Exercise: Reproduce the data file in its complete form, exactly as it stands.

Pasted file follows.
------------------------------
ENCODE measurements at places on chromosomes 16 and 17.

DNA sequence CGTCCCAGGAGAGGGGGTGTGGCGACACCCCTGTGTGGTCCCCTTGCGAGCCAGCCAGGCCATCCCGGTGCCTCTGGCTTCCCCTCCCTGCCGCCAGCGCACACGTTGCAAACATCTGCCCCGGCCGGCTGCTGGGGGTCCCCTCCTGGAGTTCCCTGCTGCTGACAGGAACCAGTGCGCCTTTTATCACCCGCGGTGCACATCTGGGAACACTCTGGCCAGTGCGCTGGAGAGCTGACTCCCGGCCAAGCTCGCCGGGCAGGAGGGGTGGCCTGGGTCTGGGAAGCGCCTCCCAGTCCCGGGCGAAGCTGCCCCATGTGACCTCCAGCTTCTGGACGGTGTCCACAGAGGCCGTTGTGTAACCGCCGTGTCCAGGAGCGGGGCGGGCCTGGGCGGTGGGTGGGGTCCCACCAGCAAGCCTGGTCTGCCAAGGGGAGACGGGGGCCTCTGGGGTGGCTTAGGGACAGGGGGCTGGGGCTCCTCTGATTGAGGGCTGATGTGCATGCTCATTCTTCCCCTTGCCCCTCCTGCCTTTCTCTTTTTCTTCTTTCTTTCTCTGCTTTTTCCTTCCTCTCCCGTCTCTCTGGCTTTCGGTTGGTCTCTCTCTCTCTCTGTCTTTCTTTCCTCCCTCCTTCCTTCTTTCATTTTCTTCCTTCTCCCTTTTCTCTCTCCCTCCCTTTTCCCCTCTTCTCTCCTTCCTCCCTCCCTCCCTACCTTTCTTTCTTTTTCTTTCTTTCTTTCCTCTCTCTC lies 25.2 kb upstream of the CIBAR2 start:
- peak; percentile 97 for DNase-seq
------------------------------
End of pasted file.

ENCODE measurements at places on chromosomes 16 and 17.

DNA sequence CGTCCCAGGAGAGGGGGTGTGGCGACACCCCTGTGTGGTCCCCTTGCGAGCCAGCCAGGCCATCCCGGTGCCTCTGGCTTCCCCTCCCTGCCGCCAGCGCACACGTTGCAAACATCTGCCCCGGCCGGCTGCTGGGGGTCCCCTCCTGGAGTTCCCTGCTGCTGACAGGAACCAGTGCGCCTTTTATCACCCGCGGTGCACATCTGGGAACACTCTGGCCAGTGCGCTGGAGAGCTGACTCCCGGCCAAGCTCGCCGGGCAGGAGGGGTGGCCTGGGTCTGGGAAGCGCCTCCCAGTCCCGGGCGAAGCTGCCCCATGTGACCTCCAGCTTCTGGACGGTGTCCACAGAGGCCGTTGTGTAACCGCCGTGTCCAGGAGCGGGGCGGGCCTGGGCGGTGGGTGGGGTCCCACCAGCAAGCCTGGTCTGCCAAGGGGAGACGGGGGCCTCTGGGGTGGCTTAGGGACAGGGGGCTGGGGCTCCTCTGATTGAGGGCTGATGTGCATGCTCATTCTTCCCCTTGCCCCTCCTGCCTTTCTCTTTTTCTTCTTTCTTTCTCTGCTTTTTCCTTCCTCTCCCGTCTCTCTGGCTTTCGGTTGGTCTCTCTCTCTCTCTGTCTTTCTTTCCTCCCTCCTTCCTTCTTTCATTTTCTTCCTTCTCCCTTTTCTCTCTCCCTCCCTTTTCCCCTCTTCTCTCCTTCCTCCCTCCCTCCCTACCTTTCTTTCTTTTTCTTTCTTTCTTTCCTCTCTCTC lies 25.2 kb upstream of the CIBAR2 start:
- peak; percentile 97 for DNase-seq